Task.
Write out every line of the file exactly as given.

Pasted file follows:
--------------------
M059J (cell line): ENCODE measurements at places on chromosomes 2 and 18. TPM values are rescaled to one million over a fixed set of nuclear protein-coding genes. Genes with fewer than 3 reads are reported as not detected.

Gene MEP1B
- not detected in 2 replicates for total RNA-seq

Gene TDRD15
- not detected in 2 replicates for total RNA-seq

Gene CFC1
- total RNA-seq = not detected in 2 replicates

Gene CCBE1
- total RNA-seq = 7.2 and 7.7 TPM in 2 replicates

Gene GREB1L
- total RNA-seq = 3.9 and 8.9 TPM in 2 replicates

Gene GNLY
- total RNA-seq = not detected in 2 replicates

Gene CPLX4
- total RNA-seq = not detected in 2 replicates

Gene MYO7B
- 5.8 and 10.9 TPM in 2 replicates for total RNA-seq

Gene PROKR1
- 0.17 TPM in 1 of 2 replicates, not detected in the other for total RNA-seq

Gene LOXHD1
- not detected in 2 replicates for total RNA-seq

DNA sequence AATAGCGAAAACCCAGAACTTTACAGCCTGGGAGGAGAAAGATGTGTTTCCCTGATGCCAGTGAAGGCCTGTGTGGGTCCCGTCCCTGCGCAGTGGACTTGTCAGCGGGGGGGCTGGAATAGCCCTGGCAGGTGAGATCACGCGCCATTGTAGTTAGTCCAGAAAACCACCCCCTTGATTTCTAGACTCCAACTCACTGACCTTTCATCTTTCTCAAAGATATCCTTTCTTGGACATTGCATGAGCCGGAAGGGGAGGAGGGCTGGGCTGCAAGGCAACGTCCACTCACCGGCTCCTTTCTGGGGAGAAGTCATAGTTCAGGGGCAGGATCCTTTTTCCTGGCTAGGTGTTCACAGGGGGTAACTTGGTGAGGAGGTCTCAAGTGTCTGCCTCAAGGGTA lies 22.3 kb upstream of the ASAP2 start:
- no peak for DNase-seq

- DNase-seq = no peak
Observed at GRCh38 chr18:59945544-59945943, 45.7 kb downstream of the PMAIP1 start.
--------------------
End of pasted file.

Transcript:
M059J (cell line): ENCODE measurements at places on chromosomes 2 and 18. TPM values are rescaled to one million over a fixed set of nuclear protein-coding genes. Genes with fewer than 3 reads are reported as not detected.

Gene MEP1B
- not detected in 2 replicates for total RNA-seq

Gene TDRD15
- not detected in 2 replicates for total RNA-seq

Gene CFC1
- total RNA-seq = not detected in 2 replicates

Gene CCBE1
- total RNA-seq = 7.2 and 7.7 TPM in 2 replicates

Gene GREB1L
- total RNA-seq = 3.9 and 8.9 TPM in 2 replicates

Gene GNLY
- total RNA-seq = not detected in 2 replicates

Gene CPLX4
- total RNA-seq = not detected in 2 replicates

Gene MYO7B
- 5.8 and 10.9 TPM in 2 replicates for total RNA-seq

Gene PROKR1
- 0.17 TPM in 1 of 2 replicates, not detected in the other for total RNA-seq

Gene LOXHD1
- not detected in 2 replicates for total RNA-seq

DNA sequence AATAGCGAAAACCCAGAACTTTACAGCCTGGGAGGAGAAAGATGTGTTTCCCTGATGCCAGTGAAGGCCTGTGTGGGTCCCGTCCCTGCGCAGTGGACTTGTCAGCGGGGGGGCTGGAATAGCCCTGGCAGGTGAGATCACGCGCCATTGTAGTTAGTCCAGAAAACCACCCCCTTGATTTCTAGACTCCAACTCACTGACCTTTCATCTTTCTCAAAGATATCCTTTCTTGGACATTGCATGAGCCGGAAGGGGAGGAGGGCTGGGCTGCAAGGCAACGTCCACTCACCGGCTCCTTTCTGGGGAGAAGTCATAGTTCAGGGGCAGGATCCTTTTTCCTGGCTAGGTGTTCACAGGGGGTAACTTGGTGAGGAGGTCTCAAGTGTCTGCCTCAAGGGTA lies 22.3 kb upstream of the ASAP2 start:
- no peak for DNase-seq

- DNase-seq = no peak
Observed at GRCh38 chr18:59945544-59945943, 45.7 kb downstream of the PMAIP1 start.